1: Small planes should be equipped with parachutes: People can rationalize that equipping a 747 with parachutes might not be practical for a number of reasons – if you’re bailing at 40 000 feet, you can’t breathe outside, and you’ll pretty much freeze to death before you hit the ground if you’re not in Gortek equipment anyway, and besides, they almost never crash, right? But small planes crash more often and their engines aren’t as reliable, so we need parachutes in them. But really, parachuting without training: dangerous. It’s really safer, unless the plane has lost a wing or something where the pilot can’t control the plane at all, to stay in your seat with your seatbelt on, and let the pilot deal with the situation. They’re trained to located the safest place to land within gliding range, and bring the plane down as safely as possible. We drill on that. It’s part of the flight test.

2: The engine stalling thing: When people hear the plane’s engine sputter and fail, they say the engine stalled. What they’re referring to is something that happens in a car. I suppose it could happen in a piston aircraft engine, but it’s very rare, because it’s most often caused by problems in gear shifting, and an aircraft engine doesn’t shift gears. It doesn’t have gears. There can be a lot of different reasons an aircraft engine might sputter and die, but there’s one reason that’s more common than any other: You done runned outta gas. Statistically speaking, the most likely reason that engine sputtered and died is the pilot failed to correctly calculate how much fuel they would need for the trip. A lot of them pilots hailed as heroes for making a successful forced landing with no damage to the plane or it’s occupants, really shouldn’t be called heroes – they’re the losers who didn’t fill the tanks before taking off. Aircraft engines, even those of small, general aviation aircraft, are phenomenally reliable. If properly cared for. That’s fuel and oil, everyone. This is why most plane crashes are chalked up to pilot error. It usually is. And this is why I constantly have “don’t be that guy” running through my head when I’m doing fuel calculations.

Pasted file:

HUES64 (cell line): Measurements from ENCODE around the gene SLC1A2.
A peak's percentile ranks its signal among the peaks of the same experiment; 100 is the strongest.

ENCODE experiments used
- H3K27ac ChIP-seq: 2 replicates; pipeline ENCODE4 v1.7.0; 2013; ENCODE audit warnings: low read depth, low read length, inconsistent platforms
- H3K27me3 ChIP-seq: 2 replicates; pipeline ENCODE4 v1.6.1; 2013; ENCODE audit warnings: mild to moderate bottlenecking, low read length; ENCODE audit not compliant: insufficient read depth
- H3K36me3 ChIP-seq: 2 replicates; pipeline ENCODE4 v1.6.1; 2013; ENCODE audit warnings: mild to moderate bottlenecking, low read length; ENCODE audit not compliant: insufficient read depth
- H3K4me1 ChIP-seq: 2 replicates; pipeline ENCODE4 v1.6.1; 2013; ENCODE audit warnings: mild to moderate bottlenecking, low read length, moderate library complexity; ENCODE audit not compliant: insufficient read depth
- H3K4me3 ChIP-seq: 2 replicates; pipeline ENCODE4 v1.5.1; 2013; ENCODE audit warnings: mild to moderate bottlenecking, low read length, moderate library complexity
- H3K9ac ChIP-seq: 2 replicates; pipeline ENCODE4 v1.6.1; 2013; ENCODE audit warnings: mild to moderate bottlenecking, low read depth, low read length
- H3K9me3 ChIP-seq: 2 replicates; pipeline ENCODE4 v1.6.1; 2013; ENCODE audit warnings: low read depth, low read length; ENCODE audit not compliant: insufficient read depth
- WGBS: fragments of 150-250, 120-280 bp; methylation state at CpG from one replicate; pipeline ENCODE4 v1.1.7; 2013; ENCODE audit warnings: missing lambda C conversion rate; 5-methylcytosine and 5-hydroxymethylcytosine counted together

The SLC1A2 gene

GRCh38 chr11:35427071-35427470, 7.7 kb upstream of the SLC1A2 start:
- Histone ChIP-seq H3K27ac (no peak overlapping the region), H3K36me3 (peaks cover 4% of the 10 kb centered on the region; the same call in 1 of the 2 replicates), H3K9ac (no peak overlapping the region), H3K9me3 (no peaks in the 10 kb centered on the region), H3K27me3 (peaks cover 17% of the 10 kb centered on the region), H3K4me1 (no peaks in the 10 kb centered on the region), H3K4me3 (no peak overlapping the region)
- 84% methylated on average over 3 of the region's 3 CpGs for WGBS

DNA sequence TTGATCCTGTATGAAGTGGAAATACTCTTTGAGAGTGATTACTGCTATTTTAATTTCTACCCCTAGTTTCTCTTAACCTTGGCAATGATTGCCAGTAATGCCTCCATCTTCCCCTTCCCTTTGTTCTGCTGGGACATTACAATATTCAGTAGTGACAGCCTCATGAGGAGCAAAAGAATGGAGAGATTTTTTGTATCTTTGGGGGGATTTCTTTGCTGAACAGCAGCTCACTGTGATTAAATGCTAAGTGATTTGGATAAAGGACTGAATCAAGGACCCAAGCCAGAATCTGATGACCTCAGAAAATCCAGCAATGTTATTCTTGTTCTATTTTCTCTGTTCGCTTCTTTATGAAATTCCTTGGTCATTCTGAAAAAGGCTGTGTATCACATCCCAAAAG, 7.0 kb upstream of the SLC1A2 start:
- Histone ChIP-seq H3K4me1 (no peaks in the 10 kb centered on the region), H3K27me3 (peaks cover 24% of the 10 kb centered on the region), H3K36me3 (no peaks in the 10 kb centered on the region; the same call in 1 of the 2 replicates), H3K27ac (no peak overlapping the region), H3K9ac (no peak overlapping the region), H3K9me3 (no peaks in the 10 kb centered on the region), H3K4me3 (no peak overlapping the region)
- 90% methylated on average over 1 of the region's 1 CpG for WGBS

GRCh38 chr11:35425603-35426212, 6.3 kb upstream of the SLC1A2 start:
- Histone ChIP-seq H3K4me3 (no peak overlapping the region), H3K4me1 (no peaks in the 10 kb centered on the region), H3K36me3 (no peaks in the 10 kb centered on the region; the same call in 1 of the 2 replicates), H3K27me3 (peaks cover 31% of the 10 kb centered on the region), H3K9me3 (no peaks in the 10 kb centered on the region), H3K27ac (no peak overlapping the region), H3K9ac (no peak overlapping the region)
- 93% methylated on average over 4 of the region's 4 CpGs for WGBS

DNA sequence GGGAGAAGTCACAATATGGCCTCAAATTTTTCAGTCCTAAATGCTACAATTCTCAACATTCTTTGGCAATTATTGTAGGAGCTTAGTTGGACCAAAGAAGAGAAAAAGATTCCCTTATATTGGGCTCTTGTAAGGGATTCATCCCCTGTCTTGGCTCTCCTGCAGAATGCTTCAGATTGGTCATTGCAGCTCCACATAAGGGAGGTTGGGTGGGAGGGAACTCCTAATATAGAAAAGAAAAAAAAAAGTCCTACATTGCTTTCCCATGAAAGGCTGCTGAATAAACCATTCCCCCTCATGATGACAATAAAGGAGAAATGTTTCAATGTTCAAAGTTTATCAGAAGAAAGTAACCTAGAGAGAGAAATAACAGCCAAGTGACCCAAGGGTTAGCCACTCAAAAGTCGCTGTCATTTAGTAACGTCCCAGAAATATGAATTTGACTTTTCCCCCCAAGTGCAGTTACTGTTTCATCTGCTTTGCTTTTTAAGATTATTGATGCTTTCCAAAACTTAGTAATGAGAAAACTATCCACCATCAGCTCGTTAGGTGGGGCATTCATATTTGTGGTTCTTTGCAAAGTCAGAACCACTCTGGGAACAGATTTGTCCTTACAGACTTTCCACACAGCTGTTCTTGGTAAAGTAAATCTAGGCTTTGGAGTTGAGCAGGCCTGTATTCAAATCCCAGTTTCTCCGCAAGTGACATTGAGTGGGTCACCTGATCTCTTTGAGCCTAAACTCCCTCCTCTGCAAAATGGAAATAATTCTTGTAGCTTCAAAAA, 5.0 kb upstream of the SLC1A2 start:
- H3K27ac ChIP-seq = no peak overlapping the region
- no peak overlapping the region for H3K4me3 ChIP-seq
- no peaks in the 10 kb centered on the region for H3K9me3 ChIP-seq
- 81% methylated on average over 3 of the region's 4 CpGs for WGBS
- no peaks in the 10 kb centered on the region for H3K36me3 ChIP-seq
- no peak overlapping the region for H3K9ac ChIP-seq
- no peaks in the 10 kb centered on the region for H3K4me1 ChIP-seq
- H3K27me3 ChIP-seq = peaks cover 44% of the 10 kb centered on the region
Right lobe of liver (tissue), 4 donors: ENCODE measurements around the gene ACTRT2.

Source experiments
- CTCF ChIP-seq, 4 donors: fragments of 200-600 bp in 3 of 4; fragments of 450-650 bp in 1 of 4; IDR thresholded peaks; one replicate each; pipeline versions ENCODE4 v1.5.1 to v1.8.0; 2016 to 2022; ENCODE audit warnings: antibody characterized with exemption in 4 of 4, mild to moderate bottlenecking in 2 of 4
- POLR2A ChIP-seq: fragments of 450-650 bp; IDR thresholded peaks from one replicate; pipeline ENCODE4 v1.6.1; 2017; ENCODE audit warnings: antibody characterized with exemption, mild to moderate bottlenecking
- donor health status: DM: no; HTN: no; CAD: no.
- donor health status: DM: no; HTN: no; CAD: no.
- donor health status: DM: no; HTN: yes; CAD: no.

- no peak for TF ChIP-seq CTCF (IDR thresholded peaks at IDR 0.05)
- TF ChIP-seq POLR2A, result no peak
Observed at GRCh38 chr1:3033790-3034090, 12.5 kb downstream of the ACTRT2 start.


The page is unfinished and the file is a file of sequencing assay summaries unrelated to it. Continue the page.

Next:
3: Engine fails, plane plummets from the sky: No. The physics of flight don’t automatically stop working the second the engine stops providing thrust. The plane becomes a fancy glider at that point. The pilot very much does have control over where the plane is going to touch down, though they’re limited to how far the plane can glide without power. We can no longer climb, but we can turn, and adjust our glide path with several different methods. The choice of field to land in is not random. We’ll make that choice based on what’s available, and depending on the time of year. In winter, it’s likely to be safer to land on a dirt road than in a field with an unknown amount of snow on it. We’ll avoid a situation where we’re having to overfly buildings or people, but also favour someplace that will get us walking distance from some habitation where we can go for help.

So, hopefully that helps clear some things up a bit. Or at least convinces some people that small planes are not just death traps. Or maybe convinces a reporter to get their article proofread by a pilot to make sure it, you know, makes sense, and won’t have every pilot who reads it laughing their ass off at the reporter’s lack of understanding.